Monday, July 23, 2012
I have never been a fan of the Race Track and the nightlife never got me excited. I’ve had some good times, but I always left feeling like I didn’t play the night right. Then the next time came, same thing again. Gaffney's? Never once fun. The Tower? Terrible. Circus Cafe? No comment. But this year, I wanted to embrace all that is Saratoga. So Wednesday night, we went to Skidmore to watch William Kennedy read from his brilliant new play. Afterwards, he invited us to a private gathering in his honor on Union Street, and at four am we got home. Wow, what a night.
So we thought: Let’s ride the hot hand, back to Toga on the weekend for some walking around and dinner. We made reservations at a Bistro on Broadway. We drove up, parked in the garage, hit the Strip. It was beyond mobbed. And not NYC mob where the crowd flows down the sidewalk naturally, but Saratoga mobbed where everyone bumps everyone, and it’s all a big confused system. Then came the street performers. Is there anything worse than everyone gathering around to watch some kid beat drums on two plastic jugs? I get it. It's the Toga charm. Blah, blah.
We arrived at the Bistro at 9:30PM. They had a deck, and I wanted to sit outside, all the best available tables were outside. That’s why you make a reservation, right? But nope, my reservation was not honored “outside” only “inside,” and if I wanted deck seating I’d be in for a wait. Why would I wait, I wondered. When I asked the hostess why this wasn’t made clear on the phone, she said: “I took your reservation and you did not ask for outside seating.” Ask for outside seating? But I have a reservation for this WHOLE place, and I want to sit at one of the empty tables outside. Again she said I did not SPECIFICALLY ask for that. Then she said, “I’ve been doing this for a long time.” Then she said, “Do you want to leave?” I said I did not want to leave, but man oh man, I wish I did. Ah, Saratoga.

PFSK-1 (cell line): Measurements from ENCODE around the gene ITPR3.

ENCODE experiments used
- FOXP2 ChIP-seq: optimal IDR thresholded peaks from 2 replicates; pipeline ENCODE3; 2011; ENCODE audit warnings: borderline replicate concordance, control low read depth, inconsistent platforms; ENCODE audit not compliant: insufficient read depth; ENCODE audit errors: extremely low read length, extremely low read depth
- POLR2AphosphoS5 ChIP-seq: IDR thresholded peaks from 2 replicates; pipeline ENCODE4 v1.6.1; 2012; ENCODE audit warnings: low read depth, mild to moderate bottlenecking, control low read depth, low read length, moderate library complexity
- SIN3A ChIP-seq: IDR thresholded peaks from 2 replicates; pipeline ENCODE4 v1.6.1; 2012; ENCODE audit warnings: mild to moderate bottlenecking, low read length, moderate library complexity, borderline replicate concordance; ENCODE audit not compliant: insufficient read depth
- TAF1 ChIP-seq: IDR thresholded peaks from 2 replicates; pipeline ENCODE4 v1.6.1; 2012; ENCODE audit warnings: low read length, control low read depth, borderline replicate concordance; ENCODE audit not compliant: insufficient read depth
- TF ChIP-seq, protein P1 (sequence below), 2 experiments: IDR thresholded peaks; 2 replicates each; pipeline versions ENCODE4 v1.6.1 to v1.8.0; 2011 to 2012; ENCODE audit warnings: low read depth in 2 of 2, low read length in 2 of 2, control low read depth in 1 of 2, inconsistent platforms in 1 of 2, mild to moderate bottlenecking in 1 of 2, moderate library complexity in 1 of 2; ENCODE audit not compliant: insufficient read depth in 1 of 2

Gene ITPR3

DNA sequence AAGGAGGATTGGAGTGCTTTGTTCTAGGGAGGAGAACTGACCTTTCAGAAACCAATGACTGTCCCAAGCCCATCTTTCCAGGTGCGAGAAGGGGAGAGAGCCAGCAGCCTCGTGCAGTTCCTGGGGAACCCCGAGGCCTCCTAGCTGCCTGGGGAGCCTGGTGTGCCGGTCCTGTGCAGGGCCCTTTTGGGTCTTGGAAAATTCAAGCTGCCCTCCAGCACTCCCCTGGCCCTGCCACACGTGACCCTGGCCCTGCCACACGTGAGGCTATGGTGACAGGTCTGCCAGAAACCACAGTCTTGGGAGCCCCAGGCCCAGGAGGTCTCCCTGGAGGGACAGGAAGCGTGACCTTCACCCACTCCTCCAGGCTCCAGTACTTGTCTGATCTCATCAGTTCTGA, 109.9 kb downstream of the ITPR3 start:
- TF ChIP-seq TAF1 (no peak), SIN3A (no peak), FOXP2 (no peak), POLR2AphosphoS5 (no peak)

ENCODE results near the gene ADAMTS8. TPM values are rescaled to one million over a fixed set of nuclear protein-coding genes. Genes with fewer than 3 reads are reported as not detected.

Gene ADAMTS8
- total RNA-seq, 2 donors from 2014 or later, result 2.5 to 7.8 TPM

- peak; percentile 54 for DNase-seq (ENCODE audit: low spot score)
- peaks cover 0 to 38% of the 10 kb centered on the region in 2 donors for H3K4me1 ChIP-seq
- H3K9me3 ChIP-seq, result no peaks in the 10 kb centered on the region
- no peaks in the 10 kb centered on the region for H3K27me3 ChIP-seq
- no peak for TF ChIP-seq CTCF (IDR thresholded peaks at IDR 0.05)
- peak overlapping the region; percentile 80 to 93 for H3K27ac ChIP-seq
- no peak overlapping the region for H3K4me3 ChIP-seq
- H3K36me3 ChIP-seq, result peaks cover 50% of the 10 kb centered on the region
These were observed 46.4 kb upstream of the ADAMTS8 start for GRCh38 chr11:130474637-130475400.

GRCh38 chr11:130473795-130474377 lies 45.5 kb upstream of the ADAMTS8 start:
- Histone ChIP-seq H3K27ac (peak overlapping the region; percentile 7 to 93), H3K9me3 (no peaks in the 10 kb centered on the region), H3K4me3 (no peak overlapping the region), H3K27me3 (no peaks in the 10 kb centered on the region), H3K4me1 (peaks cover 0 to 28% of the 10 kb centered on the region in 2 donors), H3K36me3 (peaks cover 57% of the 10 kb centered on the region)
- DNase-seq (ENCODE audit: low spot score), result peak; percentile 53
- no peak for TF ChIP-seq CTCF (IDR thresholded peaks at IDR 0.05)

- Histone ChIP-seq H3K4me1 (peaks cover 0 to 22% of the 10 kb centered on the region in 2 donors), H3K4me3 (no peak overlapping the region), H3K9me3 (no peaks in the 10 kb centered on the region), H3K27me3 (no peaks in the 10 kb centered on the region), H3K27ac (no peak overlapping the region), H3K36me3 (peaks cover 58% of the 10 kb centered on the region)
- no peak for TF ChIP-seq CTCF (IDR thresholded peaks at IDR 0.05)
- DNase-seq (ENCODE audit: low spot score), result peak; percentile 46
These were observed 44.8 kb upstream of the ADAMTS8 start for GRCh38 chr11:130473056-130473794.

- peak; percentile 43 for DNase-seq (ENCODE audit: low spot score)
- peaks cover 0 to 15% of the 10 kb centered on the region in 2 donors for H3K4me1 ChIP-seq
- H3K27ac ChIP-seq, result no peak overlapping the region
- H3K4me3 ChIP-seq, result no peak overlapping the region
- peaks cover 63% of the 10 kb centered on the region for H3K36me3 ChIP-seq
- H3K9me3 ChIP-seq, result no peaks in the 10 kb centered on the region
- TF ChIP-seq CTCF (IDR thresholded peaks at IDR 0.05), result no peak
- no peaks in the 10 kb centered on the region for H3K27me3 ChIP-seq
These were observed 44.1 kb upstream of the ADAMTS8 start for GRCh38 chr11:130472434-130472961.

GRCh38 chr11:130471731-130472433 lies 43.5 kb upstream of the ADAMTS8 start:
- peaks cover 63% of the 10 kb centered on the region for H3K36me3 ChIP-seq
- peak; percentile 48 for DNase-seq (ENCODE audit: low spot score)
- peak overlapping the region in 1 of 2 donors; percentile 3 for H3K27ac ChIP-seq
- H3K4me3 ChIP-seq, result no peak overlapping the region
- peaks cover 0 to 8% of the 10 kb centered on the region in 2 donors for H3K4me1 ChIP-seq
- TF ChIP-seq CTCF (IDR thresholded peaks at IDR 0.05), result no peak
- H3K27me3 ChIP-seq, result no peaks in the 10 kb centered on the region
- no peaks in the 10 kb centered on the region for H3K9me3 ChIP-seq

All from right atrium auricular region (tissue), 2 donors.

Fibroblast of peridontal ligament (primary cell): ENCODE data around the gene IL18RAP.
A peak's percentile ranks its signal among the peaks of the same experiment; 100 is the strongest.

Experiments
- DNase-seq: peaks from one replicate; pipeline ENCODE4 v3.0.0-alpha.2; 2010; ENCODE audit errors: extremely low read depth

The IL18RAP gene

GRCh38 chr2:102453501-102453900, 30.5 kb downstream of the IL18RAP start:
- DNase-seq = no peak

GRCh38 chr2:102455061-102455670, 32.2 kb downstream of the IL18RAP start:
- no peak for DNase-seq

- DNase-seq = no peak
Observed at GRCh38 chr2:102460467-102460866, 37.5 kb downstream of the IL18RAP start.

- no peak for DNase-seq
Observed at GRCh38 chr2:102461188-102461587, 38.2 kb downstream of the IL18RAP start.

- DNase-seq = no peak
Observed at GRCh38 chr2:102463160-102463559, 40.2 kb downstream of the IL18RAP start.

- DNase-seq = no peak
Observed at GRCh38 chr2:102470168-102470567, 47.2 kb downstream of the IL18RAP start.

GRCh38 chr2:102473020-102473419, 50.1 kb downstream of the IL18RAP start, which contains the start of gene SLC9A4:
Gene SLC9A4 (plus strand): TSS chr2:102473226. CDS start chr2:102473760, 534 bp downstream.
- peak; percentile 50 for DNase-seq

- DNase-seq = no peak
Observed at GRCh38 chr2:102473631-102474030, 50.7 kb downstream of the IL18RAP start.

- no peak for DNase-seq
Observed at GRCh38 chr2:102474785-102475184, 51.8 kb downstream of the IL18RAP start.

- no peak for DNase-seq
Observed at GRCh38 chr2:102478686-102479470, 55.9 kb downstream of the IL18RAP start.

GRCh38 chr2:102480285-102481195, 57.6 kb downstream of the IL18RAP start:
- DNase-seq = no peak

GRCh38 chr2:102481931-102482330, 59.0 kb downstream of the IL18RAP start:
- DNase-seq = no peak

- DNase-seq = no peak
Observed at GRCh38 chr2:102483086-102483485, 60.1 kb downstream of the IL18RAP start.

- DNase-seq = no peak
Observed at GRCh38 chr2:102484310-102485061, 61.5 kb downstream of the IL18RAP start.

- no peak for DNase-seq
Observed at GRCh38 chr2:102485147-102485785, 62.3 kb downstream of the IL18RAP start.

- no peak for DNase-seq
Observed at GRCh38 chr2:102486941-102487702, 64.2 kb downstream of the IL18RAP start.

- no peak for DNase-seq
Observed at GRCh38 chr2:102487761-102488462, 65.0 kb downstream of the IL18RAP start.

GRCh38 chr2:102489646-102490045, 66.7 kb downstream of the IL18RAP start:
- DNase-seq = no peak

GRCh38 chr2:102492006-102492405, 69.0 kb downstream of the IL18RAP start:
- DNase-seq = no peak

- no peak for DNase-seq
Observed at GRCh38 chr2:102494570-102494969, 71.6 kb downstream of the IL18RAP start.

They advertised the best crab cakes you’ll ever eat as an app. Not even close. I ordered a cod dinner ($27.00), took two bites, bit into a fish bone, and was done. Complimentary dessert was paper-thin chocolates the place advertised as “homemade.” As pedestrian as it gets until the bill came. Mercedes prices for Mazda product. The place sold itself as upscale. What's that mean? Must tip big? I love big tipping, but the waitress barely looked at us. Maybe the hostess turned her against me. And if that's true, maybe my hostess friend who's been "doing this for a long time" has been doing this a little too long.
Everything about Saratoga is as paper thin as those chocolates. The restaurants: plain food at disturbing prices. The bars: twenty-minute waits for watered-down drinks. The specialty shops: Christmas Tree Shop quality. I know, I know, I go to all the wrong places. They been telling me that for fifteen years. Then there’s a strange combination of snobby people and drunk people stumbling up and down Broadway. It’s all flash with no substance. It’s synthetic. I’m already Saratoga-ed out, and it isn’t even August yet, and I haven’t even wrestled that 1,000lb monster known as a day at the Track.
Next up: Fair Season.